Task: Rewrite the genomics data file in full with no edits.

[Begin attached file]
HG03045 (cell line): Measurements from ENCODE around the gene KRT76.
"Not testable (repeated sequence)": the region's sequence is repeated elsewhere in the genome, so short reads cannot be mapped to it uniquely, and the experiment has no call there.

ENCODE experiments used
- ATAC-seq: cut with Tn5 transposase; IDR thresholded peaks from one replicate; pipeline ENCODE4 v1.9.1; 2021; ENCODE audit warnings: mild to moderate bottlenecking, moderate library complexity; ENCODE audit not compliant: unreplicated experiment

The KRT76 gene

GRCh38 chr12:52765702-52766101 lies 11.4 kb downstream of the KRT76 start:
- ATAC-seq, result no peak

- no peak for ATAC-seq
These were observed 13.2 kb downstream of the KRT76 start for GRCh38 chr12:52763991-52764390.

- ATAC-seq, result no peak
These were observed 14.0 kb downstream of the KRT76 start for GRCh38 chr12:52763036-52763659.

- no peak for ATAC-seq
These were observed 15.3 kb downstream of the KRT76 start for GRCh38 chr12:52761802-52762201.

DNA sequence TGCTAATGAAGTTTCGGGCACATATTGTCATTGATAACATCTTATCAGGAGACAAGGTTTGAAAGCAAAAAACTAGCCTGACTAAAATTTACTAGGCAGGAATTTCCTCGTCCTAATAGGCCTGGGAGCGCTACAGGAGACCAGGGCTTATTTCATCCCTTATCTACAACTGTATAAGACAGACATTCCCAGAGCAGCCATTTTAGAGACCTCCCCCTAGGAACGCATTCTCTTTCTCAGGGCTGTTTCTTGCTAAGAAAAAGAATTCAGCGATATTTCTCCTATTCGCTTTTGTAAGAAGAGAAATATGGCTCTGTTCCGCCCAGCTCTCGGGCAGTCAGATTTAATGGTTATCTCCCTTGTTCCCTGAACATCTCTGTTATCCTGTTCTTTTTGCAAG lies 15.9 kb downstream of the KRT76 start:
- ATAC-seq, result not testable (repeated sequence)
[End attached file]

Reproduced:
HG03045 (cell line): Measurements from ENCODE around the gene KRT76.
"Not testable (repeated sequence)": the region's sequence is repeated elsewhere in the genome, so short reads cannot be mapped to it uniquely, and the experiment has no call there.

ENCODE experiments used
- ATAC-seq: cut with Tn5 transposase; IDR thresholded peaks from one replicate; pipeline ENCODE4 v1.9.1; 2021; ENCODE audit warnings: mild to moderate bottlenecking, moderate library complexity; ENCODE audit not compliant: unreplicated experiment

The KRT76 gene

GRCh38 chr12:52765702-52766101 lies 11.4 kb downstream of the KRT76 start:
- ATAC-seq, result no peak

- no peak for ATAC-seq
These were observed 13.2 kb downstream of the KRT76 start for GRCh38 chr12:52763991-52764390.

- ATAC-seq, result no peak
These were observed 14.0 kb downstream of the KRT76 start for GRCh38 chr12:52763036-52763659.

- no peak for ATAC-seq
These were observed 15.3 kb downstream of the KRT76 start for GRCh38 chr12:52761802-52762201.

DNA sequence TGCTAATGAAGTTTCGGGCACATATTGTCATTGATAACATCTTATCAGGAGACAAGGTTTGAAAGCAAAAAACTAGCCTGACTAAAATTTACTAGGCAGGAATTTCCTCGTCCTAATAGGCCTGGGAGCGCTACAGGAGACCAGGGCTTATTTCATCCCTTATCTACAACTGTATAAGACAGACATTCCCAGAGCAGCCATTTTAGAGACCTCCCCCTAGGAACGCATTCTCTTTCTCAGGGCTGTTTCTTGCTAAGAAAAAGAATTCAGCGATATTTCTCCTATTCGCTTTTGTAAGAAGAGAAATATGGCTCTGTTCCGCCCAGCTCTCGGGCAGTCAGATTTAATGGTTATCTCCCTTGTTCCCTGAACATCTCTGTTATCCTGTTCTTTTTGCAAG lies 15.9 kb downstream of the KRT76 start:
- ATAC-seq, result not testable (repeated sequence)